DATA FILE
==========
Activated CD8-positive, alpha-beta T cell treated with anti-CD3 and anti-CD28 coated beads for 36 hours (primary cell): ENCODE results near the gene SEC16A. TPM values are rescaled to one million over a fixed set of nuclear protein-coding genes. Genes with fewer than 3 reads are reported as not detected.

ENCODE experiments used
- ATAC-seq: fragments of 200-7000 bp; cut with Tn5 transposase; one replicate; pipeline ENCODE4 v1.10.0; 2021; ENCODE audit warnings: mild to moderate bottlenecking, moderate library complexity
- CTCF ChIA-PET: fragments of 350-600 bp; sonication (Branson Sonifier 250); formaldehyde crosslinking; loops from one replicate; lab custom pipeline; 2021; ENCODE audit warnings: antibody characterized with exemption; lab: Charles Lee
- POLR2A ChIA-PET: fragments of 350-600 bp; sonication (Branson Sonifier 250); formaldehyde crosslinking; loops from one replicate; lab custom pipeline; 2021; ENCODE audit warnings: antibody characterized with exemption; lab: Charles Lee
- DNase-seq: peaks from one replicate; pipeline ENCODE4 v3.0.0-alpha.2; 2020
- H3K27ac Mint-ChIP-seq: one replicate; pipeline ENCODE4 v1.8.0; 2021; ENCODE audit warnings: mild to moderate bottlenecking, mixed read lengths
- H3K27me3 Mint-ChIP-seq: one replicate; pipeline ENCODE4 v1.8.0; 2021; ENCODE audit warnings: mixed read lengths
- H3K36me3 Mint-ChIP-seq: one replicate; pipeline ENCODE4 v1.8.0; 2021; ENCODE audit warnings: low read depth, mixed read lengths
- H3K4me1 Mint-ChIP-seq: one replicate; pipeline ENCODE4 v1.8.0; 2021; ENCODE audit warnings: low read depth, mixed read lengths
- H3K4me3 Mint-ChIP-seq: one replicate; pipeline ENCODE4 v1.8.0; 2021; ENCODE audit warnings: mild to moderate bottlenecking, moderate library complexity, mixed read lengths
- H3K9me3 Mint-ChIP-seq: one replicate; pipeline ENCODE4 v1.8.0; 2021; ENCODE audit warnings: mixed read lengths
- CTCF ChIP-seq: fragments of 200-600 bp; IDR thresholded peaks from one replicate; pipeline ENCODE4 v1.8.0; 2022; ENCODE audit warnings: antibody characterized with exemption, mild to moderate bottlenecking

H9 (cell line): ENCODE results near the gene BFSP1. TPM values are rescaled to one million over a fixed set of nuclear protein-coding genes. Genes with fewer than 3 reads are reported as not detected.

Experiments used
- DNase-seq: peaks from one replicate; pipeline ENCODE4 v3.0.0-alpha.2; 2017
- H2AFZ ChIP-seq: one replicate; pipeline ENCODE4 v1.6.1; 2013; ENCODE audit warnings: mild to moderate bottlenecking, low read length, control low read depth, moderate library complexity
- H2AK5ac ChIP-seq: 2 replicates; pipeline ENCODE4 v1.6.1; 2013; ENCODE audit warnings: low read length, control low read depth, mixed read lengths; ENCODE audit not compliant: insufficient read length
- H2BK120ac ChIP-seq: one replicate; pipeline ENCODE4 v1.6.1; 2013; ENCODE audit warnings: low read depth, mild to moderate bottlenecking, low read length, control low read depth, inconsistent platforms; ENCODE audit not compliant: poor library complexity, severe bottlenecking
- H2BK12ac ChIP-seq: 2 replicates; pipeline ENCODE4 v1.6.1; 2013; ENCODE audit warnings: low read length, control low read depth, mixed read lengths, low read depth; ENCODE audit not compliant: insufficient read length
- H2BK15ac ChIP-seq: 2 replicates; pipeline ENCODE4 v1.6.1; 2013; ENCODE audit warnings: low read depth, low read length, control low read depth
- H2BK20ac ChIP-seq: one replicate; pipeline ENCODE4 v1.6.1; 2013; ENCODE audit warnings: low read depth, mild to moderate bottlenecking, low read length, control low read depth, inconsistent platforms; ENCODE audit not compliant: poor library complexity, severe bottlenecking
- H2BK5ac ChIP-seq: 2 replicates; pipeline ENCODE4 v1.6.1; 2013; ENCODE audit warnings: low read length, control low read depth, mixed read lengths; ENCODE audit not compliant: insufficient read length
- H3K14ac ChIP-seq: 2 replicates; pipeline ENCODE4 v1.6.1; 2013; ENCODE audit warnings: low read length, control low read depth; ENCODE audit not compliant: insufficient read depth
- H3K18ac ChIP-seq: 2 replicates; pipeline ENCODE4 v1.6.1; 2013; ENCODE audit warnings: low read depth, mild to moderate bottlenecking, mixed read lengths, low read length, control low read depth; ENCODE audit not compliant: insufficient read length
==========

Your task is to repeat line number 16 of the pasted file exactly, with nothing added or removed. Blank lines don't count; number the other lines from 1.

- DNase-seq: peaks from one replicate; pipeline ENCODE4 v3.0.0-alpha.2; 2017